Afghan member of parliament and women's rights activist Farzana Kochai told DW she intends to stay in Afghanistan, despite the Taliban takeover.
She said she had "feeling of responsibility and obligation" towards the Afghan people, especially women.
"We need some people to speak up about what's going on," she explained. "We have to stay and be a voice... for all those women, millions of women, who can't leave the country."
When the Taliban ruled most of Afghanistan from 1996 to 2001, the group did not allow women to go to school or work. Women were also forced to cover themselves with the burqa while in public.
At least 32 migrants who fled Afghanistan are stranded in the border area between Belarus and Poland amid a standoff between the two countries.
Poland has accused Belarus of exploiting the migrants and using them as a "political instrument" against the EU.
Belarusian President Alexander Lukashenko has been angered by western sanctions in recent months, after the controversial state-backed hijacking of a Ryanair flight in May.
Polish opposition lawmakers have demanded the government help the migrants.
The Polish government said Friday it would evacuate at least 300 Afghans who cooperated with the NATO alliance.
Spain says the country's military transport planes are leaving Kabul partly empty because chaos at the city's airport is preventing Afghans from evacuating.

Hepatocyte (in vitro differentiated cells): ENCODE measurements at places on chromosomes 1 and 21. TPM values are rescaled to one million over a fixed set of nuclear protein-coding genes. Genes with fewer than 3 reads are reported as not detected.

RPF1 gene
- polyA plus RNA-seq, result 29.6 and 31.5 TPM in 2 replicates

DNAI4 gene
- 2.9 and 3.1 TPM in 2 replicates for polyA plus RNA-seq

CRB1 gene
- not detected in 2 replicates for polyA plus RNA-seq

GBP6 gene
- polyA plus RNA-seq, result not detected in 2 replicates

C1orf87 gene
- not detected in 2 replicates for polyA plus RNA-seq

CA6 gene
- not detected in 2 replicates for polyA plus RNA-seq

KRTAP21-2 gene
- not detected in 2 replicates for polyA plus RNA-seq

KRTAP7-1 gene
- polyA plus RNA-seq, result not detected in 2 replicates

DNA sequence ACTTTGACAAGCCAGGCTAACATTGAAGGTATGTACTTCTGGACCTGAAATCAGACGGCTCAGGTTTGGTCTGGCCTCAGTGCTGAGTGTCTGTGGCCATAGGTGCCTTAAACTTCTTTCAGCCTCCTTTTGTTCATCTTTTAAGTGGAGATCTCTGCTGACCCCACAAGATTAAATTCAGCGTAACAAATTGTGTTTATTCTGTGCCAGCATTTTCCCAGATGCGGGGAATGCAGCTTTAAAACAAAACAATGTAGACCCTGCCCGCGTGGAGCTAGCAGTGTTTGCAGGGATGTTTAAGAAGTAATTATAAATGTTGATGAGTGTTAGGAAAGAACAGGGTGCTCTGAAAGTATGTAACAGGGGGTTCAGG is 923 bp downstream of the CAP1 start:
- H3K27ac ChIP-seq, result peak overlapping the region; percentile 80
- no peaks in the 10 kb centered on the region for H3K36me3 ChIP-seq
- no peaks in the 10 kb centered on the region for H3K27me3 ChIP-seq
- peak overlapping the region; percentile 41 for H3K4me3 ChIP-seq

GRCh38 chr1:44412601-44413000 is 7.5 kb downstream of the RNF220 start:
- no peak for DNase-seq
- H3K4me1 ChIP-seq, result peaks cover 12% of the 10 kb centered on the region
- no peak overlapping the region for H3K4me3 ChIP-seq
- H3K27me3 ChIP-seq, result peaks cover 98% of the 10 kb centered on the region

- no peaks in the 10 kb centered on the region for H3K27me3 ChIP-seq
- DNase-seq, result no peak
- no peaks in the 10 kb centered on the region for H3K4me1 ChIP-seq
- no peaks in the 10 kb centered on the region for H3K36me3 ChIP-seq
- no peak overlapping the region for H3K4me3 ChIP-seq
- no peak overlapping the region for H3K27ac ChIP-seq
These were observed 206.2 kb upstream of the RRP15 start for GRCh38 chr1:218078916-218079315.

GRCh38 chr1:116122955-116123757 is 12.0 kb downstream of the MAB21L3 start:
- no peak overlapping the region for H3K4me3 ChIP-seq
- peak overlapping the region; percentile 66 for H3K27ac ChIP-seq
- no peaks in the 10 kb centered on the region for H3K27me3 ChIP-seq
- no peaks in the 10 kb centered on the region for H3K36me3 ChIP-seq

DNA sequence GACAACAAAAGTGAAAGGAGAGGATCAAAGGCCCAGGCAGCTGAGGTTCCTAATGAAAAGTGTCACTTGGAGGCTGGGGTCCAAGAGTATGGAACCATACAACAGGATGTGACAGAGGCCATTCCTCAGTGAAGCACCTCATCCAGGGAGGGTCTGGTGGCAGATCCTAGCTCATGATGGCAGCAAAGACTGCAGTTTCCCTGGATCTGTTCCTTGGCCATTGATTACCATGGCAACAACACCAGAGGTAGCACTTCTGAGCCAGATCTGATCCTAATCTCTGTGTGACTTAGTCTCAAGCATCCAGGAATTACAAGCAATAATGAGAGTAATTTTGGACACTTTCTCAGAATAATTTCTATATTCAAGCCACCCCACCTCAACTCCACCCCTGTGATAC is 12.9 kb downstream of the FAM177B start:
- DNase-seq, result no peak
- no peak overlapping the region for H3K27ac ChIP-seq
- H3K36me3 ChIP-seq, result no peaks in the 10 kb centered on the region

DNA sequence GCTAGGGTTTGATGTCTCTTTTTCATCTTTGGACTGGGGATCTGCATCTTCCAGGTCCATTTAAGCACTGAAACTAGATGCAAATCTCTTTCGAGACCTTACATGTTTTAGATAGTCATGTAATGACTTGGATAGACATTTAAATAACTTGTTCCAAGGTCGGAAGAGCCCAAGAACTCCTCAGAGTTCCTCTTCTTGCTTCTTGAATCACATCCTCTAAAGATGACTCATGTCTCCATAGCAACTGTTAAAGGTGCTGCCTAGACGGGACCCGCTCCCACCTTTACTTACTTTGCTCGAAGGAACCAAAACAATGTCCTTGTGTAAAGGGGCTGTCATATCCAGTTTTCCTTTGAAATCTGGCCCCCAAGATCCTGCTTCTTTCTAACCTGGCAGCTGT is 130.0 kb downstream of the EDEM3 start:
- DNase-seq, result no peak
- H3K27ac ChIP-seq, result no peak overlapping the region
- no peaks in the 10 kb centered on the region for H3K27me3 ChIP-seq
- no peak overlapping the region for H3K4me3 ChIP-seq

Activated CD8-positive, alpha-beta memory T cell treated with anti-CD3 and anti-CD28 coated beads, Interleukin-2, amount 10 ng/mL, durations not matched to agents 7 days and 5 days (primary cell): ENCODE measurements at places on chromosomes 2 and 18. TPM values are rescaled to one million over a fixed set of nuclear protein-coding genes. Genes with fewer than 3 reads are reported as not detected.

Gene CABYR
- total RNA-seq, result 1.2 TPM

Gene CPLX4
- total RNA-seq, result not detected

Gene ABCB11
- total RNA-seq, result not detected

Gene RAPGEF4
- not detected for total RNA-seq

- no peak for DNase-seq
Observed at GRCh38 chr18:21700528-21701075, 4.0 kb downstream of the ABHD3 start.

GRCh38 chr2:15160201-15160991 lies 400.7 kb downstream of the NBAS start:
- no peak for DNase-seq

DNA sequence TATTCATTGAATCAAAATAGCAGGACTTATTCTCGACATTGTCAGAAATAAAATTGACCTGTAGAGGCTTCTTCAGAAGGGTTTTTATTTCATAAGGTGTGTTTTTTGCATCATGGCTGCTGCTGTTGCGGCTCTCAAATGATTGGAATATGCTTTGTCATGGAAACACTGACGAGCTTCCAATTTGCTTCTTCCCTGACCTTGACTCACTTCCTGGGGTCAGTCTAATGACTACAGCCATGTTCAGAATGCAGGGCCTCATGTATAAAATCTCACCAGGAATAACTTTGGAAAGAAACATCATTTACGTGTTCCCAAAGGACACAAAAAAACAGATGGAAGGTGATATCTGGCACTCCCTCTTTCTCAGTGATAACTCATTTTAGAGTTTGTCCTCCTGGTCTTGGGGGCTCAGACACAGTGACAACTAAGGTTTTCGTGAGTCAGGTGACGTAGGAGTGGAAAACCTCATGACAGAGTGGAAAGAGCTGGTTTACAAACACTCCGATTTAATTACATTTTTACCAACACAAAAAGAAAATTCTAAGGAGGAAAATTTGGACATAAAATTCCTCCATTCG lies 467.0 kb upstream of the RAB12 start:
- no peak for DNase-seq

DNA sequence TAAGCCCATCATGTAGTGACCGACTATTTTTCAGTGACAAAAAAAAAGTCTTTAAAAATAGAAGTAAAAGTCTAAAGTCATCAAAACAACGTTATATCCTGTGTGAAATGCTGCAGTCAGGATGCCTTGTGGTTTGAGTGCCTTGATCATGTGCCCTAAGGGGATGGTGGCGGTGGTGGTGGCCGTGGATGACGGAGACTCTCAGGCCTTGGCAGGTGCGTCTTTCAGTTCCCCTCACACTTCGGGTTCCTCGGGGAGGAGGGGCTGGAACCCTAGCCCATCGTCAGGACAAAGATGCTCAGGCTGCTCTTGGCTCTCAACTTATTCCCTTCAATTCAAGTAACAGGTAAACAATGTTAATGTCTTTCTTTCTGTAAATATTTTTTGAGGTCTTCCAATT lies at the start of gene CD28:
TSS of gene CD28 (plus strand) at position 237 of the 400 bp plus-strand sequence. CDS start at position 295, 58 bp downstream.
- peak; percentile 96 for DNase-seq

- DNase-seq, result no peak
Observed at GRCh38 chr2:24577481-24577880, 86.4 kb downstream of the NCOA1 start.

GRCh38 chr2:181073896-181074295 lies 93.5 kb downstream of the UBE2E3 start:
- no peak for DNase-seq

Defense Minister Margarita Robles said Friday that one Afghan family taken out by Spain had left behind a daughter they lost in the airport crush.
She told Spanish public radio RNE that an ideal solution would be to set up corridors into the airport, but that's impossible because "nobody's in control of the situation."
Robles said that after Afghan President Ashraf Ghani left his country the airport's air traffic controllers and security staff walked out, rendering it inoperative until United States forces took it over.
She said the US has given assurances that its forces won't leave the airport until the last person awaiting evacuation is out.
Expatriates leaving Afghanistan suddenly have left their domestic employees stripped of income and opportunity, Reuters news agency reports.
Maids, drivers, guards and many of the small businesses serving expatriates have been left fearing for their livelihoods.
Thousands of foreign nationals have been scrambling to leave the country after the Taliban took control of the capital Kabul on Sunday. They were only able to give minimal notice — if any — to their staff.
The international community — which once included tens of thousands of troops, as well as aid workers and entrepreneurs — has been a key source of jobs for Afghans these past 20 years.
Many local businesses have also thrived by catering to foreigners — be it hotels, restaurants, cafes or stores.
Afghanistan is an aid-dependent economy, with foreign assistance making up more than 40% of the country's GDP, World Bank data shows.
More than half of Afghanistan's 38 million people live on less than $1.90 (€1.63) a day.
The Associated Press reported that the Taliban does not plan to make any decisions or announcements about the upcoming government until after the August 31 US withdrawal date passes.
Citing an Afghan official familiar with talks with the militant group, the news agency said Taliban lead negotiator Anas Haqqani has told his ex-government interlocutors that the insurgent movement has a deal with the US "to do nothing" until after the final withdrawal date passes.
The source did not elaborate on whether the reference to doing nothing was only in the political field.